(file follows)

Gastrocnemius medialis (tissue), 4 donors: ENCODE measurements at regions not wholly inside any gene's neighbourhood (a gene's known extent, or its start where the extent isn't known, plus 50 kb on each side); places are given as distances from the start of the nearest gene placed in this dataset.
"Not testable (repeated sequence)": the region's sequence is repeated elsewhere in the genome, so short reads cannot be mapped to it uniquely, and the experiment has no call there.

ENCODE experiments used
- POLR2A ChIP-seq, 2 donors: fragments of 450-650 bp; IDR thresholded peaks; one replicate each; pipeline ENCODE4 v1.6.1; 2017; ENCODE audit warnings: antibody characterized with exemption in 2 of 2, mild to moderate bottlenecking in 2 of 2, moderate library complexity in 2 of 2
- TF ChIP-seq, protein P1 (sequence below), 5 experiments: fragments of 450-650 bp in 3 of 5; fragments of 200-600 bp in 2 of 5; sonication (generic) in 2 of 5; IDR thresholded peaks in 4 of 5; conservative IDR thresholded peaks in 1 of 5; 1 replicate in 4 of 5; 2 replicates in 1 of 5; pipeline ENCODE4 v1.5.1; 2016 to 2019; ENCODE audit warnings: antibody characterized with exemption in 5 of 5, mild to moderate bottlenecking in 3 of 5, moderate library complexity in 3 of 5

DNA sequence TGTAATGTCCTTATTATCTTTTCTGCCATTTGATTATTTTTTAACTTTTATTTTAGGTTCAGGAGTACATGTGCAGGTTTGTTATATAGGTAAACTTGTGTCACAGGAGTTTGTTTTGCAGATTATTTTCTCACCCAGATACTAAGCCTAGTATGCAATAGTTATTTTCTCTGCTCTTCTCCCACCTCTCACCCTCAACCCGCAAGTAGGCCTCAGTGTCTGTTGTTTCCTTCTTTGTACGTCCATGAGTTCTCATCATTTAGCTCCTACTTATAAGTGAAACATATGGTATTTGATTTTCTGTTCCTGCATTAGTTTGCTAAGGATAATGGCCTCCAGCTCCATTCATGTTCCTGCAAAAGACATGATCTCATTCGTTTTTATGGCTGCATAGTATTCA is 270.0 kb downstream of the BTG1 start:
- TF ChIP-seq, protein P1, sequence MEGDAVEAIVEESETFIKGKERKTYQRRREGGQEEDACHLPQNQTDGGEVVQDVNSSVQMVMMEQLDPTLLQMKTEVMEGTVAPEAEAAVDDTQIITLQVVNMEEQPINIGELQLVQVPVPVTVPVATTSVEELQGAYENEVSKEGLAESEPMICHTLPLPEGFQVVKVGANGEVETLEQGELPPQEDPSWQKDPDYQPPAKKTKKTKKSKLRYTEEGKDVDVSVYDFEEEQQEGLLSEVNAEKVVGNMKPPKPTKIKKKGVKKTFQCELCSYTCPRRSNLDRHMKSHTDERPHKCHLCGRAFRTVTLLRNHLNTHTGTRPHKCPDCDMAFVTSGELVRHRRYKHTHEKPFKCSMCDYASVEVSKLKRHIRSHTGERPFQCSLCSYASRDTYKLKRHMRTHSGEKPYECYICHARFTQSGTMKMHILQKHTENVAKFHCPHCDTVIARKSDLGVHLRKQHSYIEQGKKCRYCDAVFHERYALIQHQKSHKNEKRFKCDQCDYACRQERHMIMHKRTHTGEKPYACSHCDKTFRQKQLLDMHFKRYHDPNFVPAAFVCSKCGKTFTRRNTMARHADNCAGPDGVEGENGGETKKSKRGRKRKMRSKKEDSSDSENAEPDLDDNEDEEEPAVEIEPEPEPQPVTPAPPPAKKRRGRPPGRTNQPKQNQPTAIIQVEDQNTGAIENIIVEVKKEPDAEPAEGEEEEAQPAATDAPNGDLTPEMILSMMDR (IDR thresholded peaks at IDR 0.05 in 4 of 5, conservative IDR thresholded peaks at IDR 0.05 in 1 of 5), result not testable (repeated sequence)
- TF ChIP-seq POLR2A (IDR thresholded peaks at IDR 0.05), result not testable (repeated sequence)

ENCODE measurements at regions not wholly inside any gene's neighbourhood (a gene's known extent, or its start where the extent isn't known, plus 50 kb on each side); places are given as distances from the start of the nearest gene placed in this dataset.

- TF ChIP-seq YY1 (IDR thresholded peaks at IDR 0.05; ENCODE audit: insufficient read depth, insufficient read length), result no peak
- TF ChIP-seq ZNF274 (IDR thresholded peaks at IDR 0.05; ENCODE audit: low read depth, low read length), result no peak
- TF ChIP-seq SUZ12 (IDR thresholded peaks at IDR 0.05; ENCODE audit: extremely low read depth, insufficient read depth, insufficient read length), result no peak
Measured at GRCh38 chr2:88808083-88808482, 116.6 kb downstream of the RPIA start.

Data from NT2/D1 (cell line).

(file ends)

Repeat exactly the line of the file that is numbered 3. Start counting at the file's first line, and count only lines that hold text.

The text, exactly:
ENCODE experiments used